By James Stevenson, Urban Sustainability Educator, Pinellas County Extension
The acronym LEED keeps popping up in the newspaper. In fact, LOTS of acronyms keep popping up in the newspaper. Our glossary can help translate what they stand for. Meanwhile, with several development and re-development projects being discussed locally, LEED might do with a closer look. What follows is a conversation between me and my other personality, exploring this. We hope it helps:
Colin: LEED, what is it?
James: Well, it stands for Leadership in Energy and Environmental Design and it has to do with the design, construction and operation of high-performance green buildings. LEED certified buildings have been put through an evaluation system as outlined by the United States Green Building Council (also known as USGBC, but that’s another blog!). This gives a renter or buyer some sort of yardstick to measure the “greenness” of a home or apartment. This is also very useful for the building industry, as a frame of reference in building or RE-building green. There is also a Florida branch called, fittingly, the Florida Green Building Coalition. This group helps Florida builders navigate through the greening process.
C: How does it work?
J: According to the Commission for Environmental Cooperation (CEC), North America’s buildings cause the annual release of more than 2,200 megatons of CO2 into the atmosphere, about 35 percent of the continent’s total. LEED buildings – which take into account the site, water, energy, resources, and indoor environmental quality – reduce CO2 production by 30%-40%.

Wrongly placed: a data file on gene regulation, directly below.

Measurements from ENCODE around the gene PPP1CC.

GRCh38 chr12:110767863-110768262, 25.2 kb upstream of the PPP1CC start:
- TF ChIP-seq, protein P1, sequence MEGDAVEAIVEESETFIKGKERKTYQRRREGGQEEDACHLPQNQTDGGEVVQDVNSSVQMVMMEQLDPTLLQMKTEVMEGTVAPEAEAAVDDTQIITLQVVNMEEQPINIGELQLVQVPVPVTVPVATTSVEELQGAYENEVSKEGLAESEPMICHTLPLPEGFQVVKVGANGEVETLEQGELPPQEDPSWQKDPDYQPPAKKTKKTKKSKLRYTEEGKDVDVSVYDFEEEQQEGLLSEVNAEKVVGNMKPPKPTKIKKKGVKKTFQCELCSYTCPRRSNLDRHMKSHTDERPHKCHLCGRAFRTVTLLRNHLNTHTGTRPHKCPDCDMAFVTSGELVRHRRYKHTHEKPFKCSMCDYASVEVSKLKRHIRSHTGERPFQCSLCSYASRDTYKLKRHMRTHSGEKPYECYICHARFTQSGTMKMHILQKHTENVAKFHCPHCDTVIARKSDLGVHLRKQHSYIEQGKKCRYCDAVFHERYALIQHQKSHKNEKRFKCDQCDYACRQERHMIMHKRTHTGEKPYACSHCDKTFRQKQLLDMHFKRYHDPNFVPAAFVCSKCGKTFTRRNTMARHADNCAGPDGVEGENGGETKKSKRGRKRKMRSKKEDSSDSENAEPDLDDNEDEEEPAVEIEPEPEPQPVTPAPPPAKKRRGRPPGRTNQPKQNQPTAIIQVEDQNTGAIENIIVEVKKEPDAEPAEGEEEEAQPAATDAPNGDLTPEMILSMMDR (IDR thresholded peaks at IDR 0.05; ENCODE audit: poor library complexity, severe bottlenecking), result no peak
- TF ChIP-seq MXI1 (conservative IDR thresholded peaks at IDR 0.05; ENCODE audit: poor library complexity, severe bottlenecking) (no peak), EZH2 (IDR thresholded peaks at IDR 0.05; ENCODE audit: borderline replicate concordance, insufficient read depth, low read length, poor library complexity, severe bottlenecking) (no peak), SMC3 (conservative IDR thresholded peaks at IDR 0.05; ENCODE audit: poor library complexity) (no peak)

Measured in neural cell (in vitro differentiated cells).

C: Isn’t green construction more expensive?
J: According to a study conducted by the CA Sustainable Building Task Force, green buildings typically cost 2% more initially, but you’ll recoup 20% of building costs over 20 years, thanks to lower utility bills.
C: What about existing homes?
J: The USGBC has an excellent Green Home Guide with loads of tips and resources. There is a handy checklist to help home-occupiers rate the greenness of their humble abode.
C: Thank you very much for the information.
J: Just doing my job. Now leave me alone and let me get back to work.